Second-act troubles afflict By the Way, Meet Vera Stark | Theater Review | Chicago Reader
By the Way, Meet Vera Stark Hollywood bio-dram about the demeaning career options for black actresses going back to the s smartly. Synopsis of By the Way Meet Vera Stark. Act One. Inspired by the struggles of actresses like Hattie McDaniel and Butterfly McQueen, By the Way. Meet Vera. I can't find any summaries anywhere online and missing this show is one of my biggest theater-going regrets. I'd appreciate it if someone could.
Josephine Baker found stardom by flirting with scandal en Francais. Musicians like Louis Armstrong and Ella Fitzgerald, by inventing jazz.
By the Way, Meet Vera Stark - Wikipedia
Actors like Hattie McDaniel, Butterfly McQueen, and Stepin Fetchit, by simultaneously playing to and humanizing "subverting" is too strong a word white society's standard catalog of black caricatures. The heroine of Lynn Nottage's fiercely ambitious, wildly uneven By the Way, Meet Vera Stark is a black actress who makes the trip to Hollywood in the early s, on a hunch that "maybe, just maybe times was ready to change," only to find herself employed as maid and nursemaid to a neurotic white movie star named Gloria Mitchell.
Stark breaks through anyway—cast, ironically enough, as a maid opposite that same Miss Mitchell—in an antebellum costume drama.
The film, The Belle of New Orleans, becomes a classic, while Stark ages somewhat less gracefully and then seals her legend by disappearing. By act two, set inscholars at a colloquium are arguing about her semiotics. Nottage won a Pulitzer Prize four years ago for Ruinedher devastating play about guerrilla war and sexual atrocity in the Democratic Republic of the Congo.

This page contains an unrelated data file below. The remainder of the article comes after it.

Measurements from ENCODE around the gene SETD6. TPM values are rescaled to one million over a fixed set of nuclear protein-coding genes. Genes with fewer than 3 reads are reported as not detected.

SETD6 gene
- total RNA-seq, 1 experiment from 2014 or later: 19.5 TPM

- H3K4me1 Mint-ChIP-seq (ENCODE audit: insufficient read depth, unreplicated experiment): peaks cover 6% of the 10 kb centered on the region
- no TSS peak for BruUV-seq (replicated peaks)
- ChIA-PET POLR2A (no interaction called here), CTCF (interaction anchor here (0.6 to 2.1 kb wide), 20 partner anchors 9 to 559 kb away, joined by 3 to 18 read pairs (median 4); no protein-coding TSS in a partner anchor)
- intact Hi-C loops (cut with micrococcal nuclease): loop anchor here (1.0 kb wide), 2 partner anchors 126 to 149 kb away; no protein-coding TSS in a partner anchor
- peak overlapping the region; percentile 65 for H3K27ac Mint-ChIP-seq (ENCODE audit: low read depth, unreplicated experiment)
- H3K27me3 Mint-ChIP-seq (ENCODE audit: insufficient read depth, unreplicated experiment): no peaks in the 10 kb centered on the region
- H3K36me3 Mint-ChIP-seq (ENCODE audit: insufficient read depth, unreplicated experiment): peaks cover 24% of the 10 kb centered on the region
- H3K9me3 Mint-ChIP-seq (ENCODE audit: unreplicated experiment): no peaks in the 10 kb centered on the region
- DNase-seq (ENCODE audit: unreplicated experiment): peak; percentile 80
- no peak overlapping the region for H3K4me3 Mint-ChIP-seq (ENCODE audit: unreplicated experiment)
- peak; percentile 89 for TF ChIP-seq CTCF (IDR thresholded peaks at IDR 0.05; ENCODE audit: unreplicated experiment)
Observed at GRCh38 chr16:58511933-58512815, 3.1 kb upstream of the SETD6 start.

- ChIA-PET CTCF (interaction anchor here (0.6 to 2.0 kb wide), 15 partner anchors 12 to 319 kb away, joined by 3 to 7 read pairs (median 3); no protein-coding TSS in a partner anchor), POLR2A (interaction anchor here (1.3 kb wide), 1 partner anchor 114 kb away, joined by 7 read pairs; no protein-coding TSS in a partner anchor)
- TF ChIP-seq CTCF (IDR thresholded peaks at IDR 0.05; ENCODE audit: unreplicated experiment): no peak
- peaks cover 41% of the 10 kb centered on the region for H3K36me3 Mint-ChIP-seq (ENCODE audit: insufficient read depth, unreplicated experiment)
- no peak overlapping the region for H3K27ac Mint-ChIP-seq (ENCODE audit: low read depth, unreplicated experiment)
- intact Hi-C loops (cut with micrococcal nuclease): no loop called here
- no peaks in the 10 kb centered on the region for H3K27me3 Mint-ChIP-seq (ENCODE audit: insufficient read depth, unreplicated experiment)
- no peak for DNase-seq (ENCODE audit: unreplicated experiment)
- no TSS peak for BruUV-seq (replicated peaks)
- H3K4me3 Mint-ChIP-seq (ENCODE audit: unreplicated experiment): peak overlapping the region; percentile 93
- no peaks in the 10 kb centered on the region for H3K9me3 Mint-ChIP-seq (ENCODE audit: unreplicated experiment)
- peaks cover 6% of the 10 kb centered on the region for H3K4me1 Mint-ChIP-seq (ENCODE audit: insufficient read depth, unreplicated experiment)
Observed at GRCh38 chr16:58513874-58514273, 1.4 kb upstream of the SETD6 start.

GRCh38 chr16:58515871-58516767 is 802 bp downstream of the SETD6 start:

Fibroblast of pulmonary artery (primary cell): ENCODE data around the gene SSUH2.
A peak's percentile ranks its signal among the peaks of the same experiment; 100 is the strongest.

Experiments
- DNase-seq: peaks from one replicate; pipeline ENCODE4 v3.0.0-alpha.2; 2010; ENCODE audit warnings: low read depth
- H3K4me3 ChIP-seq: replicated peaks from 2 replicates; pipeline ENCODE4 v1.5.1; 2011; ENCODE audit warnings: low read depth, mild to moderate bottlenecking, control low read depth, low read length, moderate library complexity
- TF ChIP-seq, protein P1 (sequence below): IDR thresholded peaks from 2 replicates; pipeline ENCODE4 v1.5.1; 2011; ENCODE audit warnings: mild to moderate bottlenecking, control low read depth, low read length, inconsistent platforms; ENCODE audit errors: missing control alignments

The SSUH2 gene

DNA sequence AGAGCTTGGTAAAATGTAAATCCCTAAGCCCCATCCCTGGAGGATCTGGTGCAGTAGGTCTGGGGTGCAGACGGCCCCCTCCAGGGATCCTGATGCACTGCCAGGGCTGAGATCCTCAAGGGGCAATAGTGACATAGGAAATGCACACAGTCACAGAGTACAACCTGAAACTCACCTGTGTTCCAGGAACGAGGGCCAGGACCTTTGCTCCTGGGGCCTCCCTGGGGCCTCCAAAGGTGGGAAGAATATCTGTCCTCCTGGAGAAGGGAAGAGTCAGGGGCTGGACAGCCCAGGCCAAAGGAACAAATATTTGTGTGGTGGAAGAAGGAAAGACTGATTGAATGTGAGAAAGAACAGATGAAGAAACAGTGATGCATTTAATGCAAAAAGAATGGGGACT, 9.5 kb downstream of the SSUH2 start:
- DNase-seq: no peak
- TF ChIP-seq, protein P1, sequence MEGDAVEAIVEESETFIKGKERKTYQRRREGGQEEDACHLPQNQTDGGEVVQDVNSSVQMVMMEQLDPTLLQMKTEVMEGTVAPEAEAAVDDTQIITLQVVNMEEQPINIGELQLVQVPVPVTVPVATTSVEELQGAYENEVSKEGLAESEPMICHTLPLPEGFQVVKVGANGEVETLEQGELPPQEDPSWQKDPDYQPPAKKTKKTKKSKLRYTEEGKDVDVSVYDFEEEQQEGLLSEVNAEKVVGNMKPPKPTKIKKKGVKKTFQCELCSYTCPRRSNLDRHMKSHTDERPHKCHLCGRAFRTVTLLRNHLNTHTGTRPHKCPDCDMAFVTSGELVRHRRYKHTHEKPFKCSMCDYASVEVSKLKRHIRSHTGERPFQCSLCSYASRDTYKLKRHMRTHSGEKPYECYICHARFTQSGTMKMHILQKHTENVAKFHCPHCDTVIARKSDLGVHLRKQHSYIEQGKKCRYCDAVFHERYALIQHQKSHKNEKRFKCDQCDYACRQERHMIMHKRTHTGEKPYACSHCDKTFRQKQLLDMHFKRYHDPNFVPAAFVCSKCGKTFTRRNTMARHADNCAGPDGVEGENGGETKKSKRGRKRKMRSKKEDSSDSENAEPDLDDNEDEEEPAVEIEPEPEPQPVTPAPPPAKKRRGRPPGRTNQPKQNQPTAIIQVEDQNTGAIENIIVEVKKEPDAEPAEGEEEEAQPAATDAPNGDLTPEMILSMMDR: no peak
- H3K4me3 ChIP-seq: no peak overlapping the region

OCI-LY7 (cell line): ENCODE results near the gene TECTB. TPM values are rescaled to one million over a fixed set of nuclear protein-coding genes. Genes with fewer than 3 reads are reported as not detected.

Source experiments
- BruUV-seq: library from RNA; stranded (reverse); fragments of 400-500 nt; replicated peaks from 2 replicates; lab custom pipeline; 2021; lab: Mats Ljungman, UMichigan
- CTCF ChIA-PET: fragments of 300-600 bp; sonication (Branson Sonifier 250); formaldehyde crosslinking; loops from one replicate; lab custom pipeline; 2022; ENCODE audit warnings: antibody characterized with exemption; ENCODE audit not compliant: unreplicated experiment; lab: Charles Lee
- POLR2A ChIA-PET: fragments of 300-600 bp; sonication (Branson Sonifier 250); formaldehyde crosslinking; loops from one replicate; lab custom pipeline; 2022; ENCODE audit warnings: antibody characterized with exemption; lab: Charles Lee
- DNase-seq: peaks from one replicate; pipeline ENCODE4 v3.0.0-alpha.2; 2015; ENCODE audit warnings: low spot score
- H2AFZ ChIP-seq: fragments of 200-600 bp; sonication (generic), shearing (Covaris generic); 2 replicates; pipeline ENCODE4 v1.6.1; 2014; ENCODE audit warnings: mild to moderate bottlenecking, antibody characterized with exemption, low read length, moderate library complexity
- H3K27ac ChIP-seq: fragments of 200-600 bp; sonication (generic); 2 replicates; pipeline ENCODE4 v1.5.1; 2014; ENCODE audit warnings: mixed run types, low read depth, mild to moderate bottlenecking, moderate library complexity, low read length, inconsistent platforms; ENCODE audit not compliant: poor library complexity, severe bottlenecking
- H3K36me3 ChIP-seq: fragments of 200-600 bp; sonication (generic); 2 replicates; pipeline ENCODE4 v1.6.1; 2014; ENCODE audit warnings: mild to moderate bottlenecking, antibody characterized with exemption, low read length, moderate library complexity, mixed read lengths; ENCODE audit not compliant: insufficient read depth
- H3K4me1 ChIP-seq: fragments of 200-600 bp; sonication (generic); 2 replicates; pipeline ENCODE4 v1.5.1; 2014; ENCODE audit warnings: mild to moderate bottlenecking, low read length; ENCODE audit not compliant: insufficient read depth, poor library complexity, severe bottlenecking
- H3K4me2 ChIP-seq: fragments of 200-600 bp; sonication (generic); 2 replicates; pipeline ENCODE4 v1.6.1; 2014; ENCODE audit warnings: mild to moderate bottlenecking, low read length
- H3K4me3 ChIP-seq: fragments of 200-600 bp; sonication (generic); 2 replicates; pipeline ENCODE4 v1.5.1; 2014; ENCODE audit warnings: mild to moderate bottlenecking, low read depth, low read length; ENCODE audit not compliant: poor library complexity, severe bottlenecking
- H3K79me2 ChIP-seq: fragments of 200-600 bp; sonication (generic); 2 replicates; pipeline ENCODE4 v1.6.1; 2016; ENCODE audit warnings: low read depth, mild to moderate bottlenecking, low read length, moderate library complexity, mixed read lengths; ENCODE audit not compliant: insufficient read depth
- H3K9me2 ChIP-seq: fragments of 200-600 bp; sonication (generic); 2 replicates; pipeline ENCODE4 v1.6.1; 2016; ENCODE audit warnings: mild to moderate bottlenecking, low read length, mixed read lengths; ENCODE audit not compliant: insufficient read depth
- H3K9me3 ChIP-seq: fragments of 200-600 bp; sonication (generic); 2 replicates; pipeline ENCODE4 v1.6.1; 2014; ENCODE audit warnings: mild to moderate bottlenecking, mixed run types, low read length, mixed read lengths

With Vera Stark she just as perceptively anatomizes African-American identity—its imposition, construction, and appropriation. The problem is that the script's structure ultimately fails to support its insights.
The first act is a tour de force in this Goodman Theatre production directed by Chuck Smith, taking the traditional comedy of mistaken identity to odd and amusing new places.
Can someone spoil the plot of BY THE WAY, MEET VERA STARK for me?
It'sand, under the social and economic circumstances, nobody can afford to be who they are. Vera gets wind of The Belle of New Orleans through Gloria, who's in a tizzy over auditioning for the Camille-like lead. She shares the information with her roommate Lottie, a fellow black actress formerly known for her shimmying prowess but now eating her way into mammy roles. Meanwhile, another roommate named Anna Mae is busy parlaying her light skin into a new persona: Little is known of these early black actors, so Nottage has created a fictionalized history.
If you are obsessive, she has even created a fictionalized documentary about Vera — should we say mockumentary? In some ways it is much more subtle and better than the actual play.
By the Way, Meet Vera Stark
Act I is set in The movie will be about a prostitute in a brothel and includes her maid. When Vera goes home to her two roommates, also aspiring black actresses, the contrast is stark working class digs. The three black women are supportive and competitive with one another, all in one breath.
Willowy Anna Mae Merle Dandridge is dressed as sexily as Mitchell was in the opening scene because Anna Mae has a date with a director in a Duesenberg. She, too, has aspirations. She is passing as Brazilian to broaden her opportunities.
It is clear she has slept her way into much of her career. She has told Vera to get extra help to impress him. Vera brings Lottie, who is happy to get a little closer to the Hollywood action, and take a nip or two from the ample bar.
Mitchell is barely holding it together when in walks director Maximillion Von Oster Mather Zickel with none other than Lottie on his arm.
The plot thickens and so does the competition between all four women.